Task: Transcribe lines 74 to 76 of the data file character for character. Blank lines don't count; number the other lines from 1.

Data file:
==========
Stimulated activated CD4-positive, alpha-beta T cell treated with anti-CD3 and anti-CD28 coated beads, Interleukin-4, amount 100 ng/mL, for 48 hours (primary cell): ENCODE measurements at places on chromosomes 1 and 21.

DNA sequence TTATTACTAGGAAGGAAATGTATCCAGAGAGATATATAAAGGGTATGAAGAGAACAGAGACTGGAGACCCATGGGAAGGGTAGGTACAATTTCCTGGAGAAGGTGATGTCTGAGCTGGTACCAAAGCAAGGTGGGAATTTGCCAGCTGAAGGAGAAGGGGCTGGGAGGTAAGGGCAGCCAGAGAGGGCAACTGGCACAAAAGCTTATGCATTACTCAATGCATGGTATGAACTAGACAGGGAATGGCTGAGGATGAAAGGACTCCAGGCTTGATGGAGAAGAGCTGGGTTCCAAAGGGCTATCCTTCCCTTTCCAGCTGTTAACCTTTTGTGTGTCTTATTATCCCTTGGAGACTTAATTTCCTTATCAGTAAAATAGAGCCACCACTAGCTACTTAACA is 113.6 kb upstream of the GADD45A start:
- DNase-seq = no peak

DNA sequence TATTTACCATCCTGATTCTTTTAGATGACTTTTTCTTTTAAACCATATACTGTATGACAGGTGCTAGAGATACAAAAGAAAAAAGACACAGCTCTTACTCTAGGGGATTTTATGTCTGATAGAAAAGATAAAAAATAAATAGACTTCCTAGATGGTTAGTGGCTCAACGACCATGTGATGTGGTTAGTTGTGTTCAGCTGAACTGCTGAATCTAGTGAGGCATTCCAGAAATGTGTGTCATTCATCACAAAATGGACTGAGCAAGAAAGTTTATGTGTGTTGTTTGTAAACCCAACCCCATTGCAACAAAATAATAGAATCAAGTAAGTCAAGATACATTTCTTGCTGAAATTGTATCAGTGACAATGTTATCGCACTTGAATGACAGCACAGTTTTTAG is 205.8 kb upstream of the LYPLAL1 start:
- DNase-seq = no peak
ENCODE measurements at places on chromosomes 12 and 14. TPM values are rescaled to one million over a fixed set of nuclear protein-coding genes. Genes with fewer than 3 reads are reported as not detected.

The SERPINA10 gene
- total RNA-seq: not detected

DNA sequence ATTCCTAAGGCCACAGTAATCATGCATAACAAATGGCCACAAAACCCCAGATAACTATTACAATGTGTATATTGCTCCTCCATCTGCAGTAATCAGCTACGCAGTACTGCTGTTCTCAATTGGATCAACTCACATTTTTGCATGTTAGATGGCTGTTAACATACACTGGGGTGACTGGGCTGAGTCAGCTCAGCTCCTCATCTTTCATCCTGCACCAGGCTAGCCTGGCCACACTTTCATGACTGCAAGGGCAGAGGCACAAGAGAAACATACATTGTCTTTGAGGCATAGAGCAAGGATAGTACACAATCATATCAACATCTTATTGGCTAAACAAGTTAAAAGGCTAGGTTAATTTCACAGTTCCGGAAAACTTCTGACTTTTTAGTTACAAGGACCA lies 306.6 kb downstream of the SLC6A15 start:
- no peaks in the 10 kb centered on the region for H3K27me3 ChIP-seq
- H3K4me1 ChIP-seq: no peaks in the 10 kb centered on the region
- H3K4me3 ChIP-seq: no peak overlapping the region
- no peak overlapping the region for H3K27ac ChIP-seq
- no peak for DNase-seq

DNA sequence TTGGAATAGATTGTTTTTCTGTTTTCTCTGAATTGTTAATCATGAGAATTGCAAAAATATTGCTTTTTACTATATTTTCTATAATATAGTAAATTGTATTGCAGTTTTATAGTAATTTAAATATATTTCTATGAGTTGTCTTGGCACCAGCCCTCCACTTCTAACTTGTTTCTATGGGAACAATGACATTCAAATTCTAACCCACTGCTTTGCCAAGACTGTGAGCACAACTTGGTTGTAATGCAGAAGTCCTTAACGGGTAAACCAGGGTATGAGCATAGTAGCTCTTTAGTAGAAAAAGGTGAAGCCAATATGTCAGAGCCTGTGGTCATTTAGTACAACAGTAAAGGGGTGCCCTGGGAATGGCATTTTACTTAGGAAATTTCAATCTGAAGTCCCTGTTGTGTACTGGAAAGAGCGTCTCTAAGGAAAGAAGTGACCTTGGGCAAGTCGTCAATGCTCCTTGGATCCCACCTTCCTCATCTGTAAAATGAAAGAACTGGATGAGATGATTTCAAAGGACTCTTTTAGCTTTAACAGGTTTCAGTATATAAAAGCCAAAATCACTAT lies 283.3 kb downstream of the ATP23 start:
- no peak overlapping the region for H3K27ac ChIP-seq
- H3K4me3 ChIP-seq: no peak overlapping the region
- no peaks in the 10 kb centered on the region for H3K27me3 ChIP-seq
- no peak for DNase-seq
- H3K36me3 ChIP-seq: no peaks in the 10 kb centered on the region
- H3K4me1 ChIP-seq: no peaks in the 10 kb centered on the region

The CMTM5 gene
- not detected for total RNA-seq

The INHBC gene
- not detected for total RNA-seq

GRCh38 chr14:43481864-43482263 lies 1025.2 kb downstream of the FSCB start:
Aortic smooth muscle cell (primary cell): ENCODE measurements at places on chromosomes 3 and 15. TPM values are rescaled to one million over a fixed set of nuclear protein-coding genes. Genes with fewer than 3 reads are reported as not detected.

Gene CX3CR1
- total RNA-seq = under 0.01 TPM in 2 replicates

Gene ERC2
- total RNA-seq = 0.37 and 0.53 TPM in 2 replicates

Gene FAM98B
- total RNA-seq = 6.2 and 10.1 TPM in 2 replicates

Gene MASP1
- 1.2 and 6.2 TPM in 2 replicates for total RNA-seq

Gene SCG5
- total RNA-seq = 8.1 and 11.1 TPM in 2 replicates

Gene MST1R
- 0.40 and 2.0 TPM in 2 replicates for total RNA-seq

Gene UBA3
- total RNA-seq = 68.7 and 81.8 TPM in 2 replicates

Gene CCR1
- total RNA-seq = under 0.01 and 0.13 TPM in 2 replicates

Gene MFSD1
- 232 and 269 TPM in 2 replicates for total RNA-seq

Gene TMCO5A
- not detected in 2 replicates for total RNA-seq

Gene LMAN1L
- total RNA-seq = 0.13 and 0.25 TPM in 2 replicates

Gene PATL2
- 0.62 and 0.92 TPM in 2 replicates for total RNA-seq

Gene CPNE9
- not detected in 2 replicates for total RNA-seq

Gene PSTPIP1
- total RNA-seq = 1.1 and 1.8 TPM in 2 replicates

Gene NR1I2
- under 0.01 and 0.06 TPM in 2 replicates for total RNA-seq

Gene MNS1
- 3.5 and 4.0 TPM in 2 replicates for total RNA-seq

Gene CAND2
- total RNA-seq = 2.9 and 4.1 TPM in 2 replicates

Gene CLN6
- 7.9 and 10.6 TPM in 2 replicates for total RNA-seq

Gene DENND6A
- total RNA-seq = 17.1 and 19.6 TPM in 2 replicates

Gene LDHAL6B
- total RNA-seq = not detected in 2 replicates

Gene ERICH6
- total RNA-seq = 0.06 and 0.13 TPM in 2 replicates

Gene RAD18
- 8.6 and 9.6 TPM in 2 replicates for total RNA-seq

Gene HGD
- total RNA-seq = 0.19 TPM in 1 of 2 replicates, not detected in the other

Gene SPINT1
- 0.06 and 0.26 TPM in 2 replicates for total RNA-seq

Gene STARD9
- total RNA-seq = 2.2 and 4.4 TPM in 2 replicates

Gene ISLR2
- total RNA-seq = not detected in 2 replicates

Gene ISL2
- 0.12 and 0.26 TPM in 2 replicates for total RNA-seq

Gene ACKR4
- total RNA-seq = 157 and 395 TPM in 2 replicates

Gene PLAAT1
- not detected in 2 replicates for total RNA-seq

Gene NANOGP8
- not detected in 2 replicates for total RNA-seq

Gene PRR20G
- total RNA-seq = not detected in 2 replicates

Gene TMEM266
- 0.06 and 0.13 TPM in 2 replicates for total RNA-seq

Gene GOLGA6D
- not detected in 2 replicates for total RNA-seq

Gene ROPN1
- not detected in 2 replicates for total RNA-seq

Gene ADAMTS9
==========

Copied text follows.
Gene SPINT1
- 0.06 and 0.26 TPM in 2 replicates for total RNA-seq

Gene STARD9